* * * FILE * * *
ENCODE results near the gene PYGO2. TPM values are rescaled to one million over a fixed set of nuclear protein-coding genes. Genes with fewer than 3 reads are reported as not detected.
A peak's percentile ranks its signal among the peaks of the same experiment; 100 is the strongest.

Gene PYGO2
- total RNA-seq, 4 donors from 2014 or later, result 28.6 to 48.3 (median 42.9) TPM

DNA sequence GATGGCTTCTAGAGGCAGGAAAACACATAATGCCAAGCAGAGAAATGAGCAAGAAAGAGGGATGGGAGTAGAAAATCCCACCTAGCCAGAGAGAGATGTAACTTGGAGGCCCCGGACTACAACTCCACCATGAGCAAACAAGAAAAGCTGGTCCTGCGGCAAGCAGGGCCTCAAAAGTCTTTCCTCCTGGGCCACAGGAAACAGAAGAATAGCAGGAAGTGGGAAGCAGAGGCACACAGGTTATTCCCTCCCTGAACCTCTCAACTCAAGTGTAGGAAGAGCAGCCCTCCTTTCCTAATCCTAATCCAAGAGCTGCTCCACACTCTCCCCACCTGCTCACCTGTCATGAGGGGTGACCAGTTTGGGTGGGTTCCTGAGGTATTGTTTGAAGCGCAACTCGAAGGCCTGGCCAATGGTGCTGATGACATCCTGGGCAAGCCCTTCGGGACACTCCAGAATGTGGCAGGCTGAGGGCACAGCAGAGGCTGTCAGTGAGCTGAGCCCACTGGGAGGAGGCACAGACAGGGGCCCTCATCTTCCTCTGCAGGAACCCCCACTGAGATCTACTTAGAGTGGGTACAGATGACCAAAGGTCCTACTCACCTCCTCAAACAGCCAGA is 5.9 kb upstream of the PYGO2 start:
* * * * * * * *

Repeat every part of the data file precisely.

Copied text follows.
ENCODE results near the gene PYGO2. TPM values are rescaled to one million over a fixed set of nuclear protein-coding genes. Genes with fewer than 3 reads are reported as not detected.
A peak's percentile ranks its signal among the peaks of the same experiment; 100 is the strongest.

Gene PYGO2
- total RNA-seq, 4 donors from 2014 or later, result 28.6 to 48.3 (median 42.9) TPM

DNA sequence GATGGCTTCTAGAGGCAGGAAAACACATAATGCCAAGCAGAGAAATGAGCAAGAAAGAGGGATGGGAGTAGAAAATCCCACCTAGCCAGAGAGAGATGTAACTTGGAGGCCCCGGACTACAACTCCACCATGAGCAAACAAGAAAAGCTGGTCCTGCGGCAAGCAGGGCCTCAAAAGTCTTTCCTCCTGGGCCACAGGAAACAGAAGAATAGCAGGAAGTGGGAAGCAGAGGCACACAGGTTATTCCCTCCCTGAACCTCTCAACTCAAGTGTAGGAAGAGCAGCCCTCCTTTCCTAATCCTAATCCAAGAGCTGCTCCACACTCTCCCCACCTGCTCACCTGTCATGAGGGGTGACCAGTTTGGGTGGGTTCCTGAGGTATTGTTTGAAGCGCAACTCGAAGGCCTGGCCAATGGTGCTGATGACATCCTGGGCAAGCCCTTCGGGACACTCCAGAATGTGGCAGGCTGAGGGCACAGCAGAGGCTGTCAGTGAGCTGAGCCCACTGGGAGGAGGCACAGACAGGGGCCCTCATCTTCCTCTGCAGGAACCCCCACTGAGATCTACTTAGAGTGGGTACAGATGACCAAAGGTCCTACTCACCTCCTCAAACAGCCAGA is 5.9 kb upstream of the PYGO2 start: